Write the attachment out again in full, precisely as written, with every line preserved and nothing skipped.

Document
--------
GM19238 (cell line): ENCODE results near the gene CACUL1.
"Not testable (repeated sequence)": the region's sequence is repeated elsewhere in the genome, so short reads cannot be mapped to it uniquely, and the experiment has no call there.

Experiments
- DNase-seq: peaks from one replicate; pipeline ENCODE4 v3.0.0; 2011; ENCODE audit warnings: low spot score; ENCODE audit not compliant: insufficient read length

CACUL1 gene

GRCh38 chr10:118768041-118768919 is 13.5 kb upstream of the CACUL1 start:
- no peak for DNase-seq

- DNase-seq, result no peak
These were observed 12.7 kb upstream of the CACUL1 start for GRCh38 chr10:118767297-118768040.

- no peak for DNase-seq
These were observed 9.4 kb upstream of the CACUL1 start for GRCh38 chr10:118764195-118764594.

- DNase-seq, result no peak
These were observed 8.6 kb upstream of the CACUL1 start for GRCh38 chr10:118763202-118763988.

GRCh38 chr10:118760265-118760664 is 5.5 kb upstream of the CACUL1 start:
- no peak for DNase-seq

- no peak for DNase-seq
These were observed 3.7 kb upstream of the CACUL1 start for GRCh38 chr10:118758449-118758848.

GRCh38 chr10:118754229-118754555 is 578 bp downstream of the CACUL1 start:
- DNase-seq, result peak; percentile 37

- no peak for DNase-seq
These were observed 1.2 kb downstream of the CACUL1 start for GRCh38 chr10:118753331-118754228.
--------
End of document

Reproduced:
GM19238 (cell line): ENCODE results near the gene CACUL1.
"Not testable (repeated sequence)": the region's sequence is repeated elsewhere in the genome, so short reads cannot be mapped to it uniquely, and the experiment has no call there.

Experiments
- DNase-seq: peaks from one replicate; pipeline ENCODE4 v3.0.0; 2011; ENCODE audit warnings: low spot score; ENCODE audit not compliant: insufficient read length

CACUL1 gene

GRCh38 chr10:118768041-118768919 is 13.5 kb upstream of the CACUL1 start:
- no peak for DNase-seq

- DNase-seq, result no peak
These were observed 12.7 kb upstream of the CACUL1 start for GRCh38 chr10:118767297-118768040.

- no peak for DNase-seq
These were observed 9.4 kb upstream of the CACUL1 start for GRCh38 chr10:118764195-118764594.

- DNase-seq, result no peak
These were observed 8.6 kb upstream of the CACUL1 start for GRCh38 chr10:118763202-118763988.

GRCh38 chr10:118760265-118760664 is 5.5 kb upstream of the CACUL1 start:
- no peak for DNase-seq

- no peak for DNase-seq
These were observed 3.7 kb upstream of the CACUL1 start for GRCh38 chr10:118758449-118758848.

GRCh38 chr10:118754229-118754555 is 578 bp downstream of the CACUL1 start:
- DNase-seq, result peak; percentile 37

- no peak for DNase-seq
These were observed 1.2 kb downstream of the CACUL1 start for GRCh38 chr10:118753331-118754228.